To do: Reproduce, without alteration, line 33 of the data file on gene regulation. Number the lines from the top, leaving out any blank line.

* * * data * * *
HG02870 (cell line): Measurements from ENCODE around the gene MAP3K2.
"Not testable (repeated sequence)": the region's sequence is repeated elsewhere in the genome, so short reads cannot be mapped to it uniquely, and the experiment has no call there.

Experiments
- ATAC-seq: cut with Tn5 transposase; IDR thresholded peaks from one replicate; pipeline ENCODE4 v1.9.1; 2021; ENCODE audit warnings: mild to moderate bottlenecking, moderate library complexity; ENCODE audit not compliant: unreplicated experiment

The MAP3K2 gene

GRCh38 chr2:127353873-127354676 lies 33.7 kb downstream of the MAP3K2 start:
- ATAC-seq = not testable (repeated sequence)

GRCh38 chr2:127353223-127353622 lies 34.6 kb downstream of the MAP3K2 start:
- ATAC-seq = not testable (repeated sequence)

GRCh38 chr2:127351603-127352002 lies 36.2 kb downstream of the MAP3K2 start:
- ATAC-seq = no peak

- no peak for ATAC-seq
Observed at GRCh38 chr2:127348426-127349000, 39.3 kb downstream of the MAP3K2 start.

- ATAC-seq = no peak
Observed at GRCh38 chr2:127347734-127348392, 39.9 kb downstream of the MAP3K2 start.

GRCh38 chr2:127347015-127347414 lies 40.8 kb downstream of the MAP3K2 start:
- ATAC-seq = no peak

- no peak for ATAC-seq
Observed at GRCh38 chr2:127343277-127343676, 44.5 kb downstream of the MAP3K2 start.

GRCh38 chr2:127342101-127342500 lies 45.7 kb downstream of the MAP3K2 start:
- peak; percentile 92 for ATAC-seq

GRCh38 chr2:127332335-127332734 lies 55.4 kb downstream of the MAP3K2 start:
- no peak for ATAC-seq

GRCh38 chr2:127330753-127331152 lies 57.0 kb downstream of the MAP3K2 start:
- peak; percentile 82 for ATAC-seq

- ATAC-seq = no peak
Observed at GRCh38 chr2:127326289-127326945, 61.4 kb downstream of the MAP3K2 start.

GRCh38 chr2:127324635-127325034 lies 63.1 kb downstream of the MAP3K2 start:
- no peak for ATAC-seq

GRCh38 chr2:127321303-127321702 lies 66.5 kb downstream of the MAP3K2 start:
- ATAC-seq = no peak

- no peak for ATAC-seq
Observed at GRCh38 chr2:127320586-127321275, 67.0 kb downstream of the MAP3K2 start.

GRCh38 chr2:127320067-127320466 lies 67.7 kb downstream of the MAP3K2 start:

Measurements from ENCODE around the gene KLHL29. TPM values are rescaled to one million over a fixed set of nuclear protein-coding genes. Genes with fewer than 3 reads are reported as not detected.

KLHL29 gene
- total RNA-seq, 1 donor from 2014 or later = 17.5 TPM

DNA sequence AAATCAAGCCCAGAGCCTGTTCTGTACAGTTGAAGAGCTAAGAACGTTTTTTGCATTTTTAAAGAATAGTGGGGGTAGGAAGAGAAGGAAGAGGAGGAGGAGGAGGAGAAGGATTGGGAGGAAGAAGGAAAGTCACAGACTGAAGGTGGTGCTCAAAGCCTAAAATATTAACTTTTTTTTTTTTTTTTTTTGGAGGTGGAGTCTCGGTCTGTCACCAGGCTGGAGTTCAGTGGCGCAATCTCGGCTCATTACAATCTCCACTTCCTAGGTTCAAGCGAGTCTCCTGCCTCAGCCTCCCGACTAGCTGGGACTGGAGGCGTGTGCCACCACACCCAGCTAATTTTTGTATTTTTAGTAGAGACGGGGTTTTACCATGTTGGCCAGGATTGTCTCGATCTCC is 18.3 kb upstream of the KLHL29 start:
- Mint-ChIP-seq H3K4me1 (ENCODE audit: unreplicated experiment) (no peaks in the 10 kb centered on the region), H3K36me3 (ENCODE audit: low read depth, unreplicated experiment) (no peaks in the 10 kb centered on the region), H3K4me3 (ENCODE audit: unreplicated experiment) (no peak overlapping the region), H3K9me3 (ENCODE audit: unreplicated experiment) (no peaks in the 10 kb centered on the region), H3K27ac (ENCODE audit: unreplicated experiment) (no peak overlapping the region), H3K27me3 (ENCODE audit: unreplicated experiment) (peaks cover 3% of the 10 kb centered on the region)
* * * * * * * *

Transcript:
Observed at GRCh38 chr2:127320586-127321275, 67.0 kb downstream of the MAP3K2 start.